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Why This Matters: Hurricane season really gets serious only now, so the worst is still ahead of us. And the revised forecast is a big increase over what had been forecast at the beginning of the season when NOAA said there was a 70% chance of 13 to 19 named storms. Now they have 85% certainty it will be much worse. In fact, they expect that there could be three to six storms that end up as major hurricanes like Maria, Dorian, and Michael, which caused so much destruction and will take billions of dollars to rebuild and years of recovery efforts. More than 100,000 people across 3 states are still without power just from Tropical Storm Isaias, which does not bode well for the rest of the season.
According to NOAA, this year has seen a “record-setting nine named storms so far and has the potential to be one of the busiest on record. Historically, only two named storms form on average by early August, and the ninth named storm typically does not form until October 4.” Why so bad? The ocean is particularly warm in the Atlantic Ocean and the Caribbean Sea, and the tropical Atlantic trade winds are weak, with reduced wind shears and a stronger West African monsoon season and these conditions are expected to remain in place for several months. NOAA’s lead hurricane prognosticator, Gerry Bell, explained “This year, we expect more, stronger, and longer-lived storms than average, and our predicted ACE range extends well above NOAA’s threshold for an extremely active season.”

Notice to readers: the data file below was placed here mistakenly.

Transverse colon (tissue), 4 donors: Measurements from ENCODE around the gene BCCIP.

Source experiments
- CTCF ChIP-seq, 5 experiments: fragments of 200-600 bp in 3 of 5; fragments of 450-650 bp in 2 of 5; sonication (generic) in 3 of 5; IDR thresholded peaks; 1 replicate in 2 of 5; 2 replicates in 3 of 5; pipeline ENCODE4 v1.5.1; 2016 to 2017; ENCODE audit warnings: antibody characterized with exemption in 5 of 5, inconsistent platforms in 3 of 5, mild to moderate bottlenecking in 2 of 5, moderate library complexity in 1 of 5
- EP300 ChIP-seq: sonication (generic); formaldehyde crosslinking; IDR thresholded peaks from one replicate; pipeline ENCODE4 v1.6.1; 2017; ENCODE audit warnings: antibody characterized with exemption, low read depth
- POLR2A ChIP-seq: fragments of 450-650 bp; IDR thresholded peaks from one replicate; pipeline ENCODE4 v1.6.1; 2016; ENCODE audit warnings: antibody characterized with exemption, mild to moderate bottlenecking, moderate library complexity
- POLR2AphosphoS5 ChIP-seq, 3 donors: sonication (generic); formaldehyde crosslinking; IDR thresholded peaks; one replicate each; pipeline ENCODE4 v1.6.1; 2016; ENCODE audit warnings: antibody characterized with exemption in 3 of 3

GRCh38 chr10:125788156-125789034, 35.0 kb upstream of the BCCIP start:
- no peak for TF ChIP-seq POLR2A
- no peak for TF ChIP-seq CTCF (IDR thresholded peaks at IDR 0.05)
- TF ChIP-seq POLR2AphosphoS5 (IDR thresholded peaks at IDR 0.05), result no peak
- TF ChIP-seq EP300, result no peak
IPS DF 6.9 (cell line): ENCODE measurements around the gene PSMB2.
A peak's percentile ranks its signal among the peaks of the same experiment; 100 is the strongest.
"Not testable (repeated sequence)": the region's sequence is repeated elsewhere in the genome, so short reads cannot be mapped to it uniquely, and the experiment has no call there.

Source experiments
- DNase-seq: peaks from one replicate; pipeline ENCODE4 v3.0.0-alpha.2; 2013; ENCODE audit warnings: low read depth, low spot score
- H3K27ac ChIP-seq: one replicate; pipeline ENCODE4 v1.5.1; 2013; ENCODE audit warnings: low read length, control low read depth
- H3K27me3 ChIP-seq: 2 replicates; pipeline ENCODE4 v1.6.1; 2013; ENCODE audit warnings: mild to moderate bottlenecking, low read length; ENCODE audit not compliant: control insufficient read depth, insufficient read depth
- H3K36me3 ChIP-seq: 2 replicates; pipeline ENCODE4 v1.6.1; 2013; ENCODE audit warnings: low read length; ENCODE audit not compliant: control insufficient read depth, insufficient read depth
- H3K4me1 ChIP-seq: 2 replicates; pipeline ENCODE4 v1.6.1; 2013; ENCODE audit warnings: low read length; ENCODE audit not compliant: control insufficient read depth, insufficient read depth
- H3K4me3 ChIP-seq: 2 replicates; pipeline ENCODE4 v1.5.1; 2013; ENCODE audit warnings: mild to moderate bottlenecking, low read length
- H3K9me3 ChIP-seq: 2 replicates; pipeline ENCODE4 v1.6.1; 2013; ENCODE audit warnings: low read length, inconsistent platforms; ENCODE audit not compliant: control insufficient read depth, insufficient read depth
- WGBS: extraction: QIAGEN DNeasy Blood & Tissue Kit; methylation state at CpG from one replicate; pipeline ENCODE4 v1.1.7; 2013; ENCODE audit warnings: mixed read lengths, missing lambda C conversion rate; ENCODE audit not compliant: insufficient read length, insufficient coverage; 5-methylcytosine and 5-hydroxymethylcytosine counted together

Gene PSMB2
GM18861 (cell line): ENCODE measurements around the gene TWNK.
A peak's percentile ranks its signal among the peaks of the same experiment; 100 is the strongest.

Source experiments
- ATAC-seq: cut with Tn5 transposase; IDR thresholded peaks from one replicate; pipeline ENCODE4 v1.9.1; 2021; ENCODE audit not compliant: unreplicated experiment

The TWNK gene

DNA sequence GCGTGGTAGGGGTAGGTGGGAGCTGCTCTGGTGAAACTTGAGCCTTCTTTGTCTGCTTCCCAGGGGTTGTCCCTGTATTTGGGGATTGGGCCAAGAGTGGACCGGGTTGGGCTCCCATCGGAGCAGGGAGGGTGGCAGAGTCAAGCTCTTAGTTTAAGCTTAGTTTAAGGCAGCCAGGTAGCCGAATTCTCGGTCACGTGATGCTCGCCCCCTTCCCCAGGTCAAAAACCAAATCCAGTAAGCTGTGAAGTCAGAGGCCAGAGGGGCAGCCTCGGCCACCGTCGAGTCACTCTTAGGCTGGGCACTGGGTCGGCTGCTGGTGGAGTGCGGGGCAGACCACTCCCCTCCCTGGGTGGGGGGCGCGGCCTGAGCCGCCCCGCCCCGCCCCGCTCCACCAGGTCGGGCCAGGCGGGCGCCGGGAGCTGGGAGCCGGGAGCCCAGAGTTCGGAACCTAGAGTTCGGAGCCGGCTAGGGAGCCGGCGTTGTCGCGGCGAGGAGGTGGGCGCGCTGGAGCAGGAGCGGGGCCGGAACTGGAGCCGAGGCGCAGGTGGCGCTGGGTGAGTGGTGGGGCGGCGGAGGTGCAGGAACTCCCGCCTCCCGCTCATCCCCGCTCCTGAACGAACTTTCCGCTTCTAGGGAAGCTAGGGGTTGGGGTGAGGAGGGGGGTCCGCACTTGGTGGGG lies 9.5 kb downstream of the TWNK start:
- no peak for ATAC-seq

Mega-storms caused by atmospheric rivers were once thought to be once-in-a-millennia occurrences, but atmospheric rivers are flooding California more frequently due to the warming atmosphere. The latest mega-storm may put a dent in the mega-drought, but experts say California may be trapped in a vicious wet/dry cycle. It may not be time for Californians to build an ark just yet, but climate-resilient infrastructure would […]
By Natasha Lasky, ODP Staff Writer After a record-breaking drought, much of the West and Southwest has been hoping for a winter of rain. But with scientists predicting a second consecutive winter with La Niña conditions, the dry spell may be prolonged. La Niña is a climate pattern that tends to produce droughts in the […]
By Amy Lupica, ODP Daily Editor As California’s summer fire season comes to a close, autumn’s Santa Ana winds have intensified a fast-moving wildfire now terrorizing Santa Barbara County. The Alisal fire began Monday afternoon. Since then, it has engulfed 16,801 acres and is only 5% contained, according to CalFire. As a result, a portion […]
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